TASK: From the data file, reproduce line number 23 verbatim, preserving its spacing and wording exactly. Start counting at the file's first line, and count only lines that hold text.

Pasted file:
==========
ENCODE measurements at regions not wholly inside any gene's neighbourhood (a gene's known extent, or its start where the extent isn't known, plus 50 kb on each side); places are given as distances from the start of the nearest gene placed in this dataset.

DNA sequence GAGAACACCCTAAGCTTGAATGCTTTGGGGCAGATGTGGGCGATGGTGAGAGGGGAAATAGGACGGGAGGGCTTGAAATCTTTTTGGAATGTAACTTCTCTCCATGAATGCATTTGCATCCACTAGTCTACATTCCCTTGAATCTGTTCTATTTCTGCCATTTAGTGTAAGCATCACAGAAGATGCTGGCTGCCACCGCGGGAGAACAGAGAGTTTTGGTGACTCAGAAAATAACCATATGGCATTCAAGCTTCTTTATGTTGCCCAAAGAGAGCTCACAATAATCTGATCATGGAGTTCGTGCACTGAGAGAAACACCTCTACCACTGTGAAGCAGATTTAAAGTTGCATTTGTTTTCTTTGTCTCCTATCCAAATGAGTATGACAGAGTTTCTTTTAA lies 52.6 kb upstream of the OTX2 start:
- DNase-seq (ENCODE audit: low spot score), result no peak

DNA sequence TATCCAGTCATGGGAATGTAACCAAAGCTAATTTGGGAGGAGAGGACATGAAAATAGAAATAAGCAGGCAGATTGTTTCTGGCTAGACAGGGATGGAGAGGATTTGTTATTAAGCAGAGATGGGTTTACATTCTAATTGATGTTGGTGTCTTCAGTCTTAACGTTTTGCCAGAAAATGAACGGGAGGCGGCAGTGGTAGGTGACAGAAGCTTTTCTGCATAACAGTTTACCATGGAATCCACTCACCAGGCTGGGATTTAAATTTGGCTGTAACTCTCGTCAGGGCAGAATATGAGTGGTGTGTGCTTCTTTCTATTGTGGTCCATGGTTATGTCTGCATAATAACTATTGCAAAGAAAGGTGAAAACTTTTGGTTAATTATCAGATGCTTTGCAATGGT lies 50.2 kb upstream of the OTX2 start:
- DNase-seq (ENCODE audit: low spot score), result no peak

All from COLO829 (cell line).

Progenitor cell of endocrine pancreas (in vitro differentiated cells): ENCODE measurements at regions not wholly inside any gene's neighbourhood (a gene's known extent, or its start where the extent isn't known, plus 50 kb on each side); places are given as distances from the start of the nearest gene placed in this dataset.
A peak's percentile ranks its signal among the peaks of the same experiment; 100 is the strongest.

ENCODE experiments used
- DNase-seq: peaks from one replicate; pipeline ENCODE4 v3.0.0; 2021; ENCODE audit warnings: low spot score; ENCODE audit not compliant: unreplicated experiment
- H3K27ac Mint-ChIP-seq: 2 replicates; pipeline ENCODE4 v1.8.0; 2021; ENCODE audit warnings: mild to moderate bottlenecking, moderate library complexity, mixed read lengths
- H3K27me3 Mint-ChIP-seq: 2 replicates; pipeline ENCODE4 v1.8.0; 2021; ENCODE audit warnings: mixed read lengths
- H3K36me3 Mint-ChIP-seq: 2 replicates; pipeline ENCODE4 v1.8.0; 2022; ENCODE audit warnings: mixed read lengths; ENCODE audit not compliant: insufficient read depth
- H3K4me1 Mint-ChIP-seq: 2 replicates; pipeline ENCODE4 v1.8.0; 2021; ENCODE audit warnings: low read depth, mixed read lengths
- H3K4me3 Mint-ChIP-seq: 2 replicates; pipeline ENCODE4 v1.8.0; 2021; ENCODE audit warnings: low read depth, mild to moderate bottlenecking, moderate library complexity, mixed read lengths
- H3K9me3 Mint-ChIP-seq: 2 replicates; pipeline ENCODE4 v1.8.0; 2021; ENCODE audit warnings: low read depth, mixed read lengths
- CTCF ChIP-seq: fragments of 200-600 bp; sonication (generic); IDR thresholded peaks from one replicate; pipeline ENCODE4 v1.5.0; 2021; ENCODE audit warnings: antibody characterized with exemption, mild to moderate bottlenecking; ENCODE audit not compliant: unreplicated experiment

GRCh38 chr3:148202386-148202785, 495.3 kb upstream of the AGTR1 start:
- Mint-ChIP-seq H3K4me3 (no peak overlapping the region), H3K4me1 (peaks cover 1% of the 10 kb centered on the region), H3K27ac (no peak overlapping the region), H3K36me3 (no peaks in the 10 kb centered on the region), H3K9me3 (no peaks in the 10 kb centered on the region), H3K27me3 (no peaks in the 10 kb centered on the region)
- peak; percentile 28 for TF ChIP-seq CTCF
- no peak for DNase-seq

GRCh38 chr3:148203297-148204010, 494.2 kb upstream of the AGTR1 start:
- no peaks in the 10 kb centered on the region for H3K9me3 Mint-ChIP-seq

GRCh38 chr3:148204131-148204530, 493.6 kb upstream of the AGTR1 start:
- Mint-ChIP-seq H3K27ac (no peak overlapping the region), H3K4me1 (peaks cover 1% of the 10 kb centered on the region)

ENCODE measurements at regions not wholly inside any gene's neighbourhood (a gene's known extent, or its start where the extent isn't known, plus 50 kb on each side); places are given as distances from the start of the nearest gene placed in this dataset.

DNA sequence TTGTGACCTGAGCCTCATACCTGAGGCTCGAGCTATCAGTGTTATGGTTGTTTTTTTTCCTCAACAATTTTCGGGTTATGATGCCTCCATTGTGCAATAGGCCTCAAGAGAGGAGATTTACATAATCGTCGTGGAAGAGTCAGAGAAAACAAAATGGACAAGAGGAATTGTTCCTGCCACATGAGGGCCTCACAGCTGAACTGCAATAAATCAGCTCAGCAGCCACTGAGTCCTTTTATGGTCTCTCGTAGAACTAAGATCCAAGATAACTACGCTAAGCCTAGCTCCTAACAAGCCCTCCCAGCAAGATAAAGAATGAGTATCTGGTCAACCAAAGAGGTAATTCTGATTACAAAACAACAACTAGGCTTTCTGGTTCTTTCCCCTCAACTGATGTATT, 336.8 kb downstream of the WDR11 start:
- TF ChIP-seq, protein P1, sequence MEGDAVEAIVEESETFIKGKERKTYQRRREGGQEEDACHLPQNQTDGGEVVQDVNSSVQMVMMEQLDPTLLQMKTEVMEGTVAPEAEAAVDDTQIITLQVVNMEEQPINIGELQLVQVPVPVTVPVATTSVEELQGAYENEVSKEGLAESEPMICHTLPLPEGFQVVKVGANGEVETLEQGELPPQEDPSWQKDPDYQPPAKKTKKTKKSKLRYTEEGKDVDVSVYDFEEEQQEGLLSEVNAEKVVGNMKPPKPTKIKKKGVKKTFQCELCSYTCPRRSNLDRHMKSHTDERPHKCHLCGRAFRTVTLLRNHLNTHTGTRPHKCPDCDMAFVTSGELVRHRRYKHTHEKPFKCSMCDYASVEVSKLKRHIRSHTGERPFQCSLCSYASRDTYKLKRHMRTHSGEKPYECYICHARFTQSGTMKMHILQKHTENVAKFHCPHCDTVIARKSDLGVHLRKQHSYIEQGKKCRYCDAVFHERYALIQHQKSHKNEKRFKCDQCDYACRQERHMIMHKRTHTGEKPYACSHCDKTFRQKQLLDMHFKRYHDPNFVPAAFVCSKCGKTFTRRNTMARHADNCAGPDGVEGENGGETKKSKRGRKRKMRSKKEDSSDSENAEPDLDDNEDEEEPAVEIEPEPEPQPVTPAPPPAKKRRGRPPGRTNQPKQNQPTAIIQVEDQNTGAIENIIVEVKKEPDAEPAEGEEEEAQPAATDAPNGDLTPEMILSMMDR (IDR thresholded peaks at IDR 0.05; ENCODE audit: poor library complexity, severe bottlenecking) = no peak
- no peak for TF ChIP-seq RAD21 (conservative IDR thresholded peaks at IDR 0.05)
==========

- no peaks in the 10 kb centered on the region for H3K9me3 Mint-ChIP-seq